It’s funny how, when we’re asked to supply information that will be used for our security, we don’t think twice about telling the truth. We can be more than happy to give out our mother’s maiden name, where we were born and even what we called our first pet. But while telling the truth in these situations may mean that things are easier for us to remember, we must also keep in mind that they can also expose us.
Think about all of the web sites you have an account with. Now, think about what kind of information each may have asked you for when you signed up with them. When you put them all together, it becomes apparent just how much of your personal information may be out there.
Not Just About Site Security
The security of the site you’re applying to may or may not be top notch, but that is, unfortunately not the only thing to worry about. If it’s been awhile since you’ve updated your virus definitions or completed a malware scan, then you could be putting yourself at risk, as well.
A keylogger is software used by hackers to obtain the information you type in while online. This includes the information you give to sites when you sign up. All you have to do to execute a keylogger is to click on an infected image or link on a web site or in an email. You may never know that a keylogger was installed on your site until you see discrepancies in your bank account or realize that your identity has been stolen.
Web Sites Don’t Know What’s True
When faced with what to enter in for an answer to the security question on a web site, it’s important to remember that the web site itself doesn’t know and doesn’t care whether what you’re entering in is the truth. But this is where most of us tend to falter, as it becomes an issue of how to remember the information we entered on each site. But remembering what we enter doesn’t have to be difficult; we simply need to change our perception of the information we submit.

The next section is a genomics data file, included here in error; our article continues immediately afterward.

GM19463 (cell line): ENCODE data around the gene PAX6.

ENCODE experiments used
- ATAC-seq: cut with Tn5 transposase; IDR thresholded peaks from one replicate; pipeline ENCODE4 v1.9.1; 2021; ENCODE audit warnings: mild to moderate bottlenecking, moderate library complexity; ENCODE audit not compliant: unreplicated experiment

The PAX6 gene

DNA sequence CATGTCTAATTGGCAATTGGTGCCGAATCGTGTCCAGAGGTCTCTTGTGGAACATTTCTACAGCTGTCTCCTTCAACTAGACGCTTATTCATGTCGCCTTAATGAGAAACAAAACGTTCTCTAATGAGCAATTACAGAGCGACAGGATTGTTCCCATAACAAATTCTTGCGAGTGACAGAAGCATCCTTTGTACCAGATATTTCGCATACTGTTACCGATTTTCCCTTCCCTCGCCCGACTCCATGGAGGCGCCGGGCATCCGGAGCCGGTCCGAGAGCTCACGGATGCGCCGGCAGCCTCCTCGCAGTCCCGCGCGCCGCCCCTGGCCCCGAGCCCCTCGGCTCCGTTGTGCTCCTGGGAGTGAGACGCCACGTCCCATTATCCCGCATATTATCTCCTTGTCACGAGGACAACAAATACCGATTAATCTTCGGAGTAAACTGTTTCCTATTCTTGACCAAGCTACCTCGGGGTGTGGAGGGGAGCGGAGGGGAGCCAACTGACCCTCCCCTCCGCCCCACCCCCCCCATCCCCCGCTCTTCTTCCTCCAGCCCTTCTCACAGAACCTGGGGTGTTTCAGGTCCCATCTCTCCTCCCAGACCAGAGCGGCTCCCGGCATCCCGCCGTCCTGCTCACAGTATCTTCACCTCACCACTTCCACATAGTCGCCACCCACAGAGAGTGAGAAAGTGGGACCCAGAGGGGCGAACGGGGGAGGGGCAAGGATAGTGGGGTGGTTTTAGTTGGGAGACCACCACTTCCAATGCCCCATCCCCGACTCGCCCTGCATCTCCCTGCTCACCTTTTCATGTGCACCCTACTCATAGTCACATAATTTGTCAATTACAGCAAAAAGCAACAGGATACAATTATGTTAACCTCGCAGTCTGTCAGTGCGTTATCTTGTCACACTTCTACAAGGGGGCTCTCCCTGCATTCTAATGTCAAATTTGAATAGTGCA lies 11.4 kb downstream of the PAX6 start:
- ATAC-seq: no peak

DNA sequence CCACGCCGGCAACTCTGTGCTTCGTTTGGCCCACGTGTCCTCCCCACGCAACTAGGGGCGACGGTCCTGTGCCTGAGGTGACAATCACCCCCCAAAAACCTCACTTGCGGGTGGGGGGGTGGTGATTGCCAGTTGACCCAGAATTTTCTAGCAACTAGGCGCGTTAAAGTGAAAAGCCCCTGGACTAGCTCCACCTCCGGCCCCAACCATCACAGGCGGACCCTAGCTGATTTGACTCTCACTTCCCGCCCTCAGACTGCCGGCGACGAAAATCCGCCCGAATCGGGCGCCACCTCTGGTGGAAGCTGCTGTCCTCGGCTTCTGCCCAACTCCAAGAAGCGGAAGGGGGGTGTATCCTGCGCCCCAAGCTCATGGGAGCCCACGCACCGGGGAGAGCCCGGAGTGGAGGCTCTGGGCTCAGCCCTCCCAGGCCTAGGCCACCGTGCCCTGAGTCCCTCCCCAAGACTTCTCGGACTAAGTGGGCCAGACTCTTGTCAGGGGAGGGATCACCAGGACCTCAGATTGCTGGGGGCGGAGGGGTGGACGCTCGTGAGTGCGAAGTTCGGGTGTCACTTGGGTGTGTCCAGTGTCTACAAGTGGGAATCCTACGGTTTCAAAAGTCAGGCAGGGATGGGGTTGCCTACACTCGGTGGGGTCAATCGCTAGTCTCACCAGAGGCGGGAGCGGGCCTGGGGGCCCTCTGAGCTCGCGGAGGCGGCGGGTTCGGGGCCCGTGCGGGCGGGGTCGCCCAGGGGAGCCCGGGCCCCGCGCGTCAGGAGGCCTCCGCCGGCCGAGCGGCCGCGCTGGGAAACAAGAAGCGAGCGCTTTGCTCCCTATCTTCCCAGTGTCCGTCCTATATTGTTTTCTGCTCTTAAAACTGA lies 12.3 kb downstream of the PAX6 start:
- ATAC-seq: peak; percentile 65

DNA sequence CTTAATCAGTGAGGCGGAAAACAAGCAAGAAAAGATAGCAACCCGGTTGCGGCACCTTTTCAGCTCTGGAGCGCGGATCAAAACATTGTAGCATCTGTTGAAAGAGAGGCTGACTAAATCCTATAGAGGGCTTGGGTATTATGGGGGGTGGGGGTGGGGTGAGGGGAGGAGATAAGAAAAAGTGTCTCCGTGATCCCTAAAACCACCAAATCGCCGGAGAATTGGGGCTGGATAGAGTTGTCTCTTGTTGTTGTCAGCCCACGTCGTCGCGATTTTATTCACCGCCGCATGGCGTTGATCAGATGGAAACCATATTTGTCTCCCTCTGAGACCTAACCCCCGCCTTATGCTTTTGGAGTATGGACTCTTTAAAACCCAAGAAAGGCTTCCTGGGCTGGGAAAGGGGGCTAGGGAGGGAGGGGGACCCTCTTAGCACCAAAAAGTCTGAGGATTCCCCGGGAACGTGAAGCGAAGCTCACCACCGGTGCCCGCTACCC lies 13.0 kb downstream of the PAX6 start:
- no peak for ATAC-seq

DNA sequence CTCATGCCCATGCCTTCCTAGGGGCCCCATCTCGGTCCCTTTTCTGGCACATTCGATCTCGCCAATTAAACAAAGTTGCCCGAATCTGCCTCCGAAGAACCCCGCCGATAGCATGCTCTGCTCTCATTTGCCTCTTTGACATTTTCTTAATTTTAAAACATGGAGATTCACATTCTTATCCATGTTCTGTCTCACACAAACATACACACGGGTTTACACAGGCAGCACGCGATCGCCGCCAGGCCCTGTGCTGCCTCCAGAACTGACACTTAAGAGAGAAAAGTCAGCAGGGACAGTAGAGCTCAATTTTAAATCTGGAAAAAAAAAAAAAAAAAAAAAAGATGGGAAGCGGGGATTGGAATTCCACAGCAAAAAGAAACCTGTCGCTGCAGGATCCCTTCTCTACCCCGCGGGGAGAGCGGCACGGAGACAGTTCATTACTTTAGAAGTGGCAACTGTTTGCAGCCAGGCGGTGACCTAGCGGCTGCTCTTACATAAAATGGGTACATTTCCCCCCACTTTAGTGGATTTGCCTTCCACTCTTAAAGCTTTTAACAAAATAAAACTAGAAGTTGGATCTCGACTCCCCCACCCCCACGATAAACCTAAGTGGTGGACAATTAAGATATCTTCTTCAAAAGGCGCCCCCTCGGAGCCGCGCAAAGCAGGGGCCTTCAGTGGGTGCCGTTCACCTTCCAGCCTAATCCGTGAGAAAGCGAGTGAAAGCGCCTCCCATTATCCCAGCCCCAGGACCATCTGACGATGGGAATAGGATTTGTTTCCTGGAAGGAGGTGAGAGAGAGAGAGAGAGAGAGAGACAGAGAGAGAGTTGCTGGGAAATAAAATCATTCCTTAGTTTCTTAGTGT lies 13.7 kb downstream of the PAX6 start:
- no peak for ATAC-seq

Ignoring the Questions
Using a series of words having nothing to do with the nature of the questions being asked is a good tactic to try. For example, instead of entering in what a web site asks for, i.e. a name, why not choose a series of colors instead?
So perhaps for every ‘maiden name’ requested, you could type in ‘green’. And the make of your first car could be ‘orange’. This can make it easier for you to remember what it was you entered in the next time you sign up for a site. Another way is to enter in the same word, whether it be a color, flavor or something else, into each of the fields before you.
Writing a Story
Another way to go is to write a fictitious story about yourself. Or maybe you want to write more than one. But whether it’s one or more, including a lot of details you can then use as information to be entered into any site requiring an account.
Of course, the trick here is to enter in as many details as possible. You can lie about where you parents came from, make up fake family and country names, and even use dates. For example, your father Earl may have married Daisy Jones on the Mayflower on June 5th as it traveled from Muldavia to New Jersey. This offers several options for information that can be entered into question fields.
Of course, any alternative security method can have its caveats. For instance, using the same color to answer the same type of security question can still end up in that information being stolen. And by having a wide variety of different words or phrases can make it nearly impossible to remember everything.
Writing down the information is a big no-no, and something that most of us don’t do anyway. So it may make more sense to use colors, names or events which make enough sense to you that you don’t have to write them down or record them in some other way, such as on your smartphone or on your thumb drive.
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Guest author Jodi Grant writes on a variety of topics, particularly related to technology. She helps consumers locate internet service providers in their area by providing a useful methodology for comparing available options.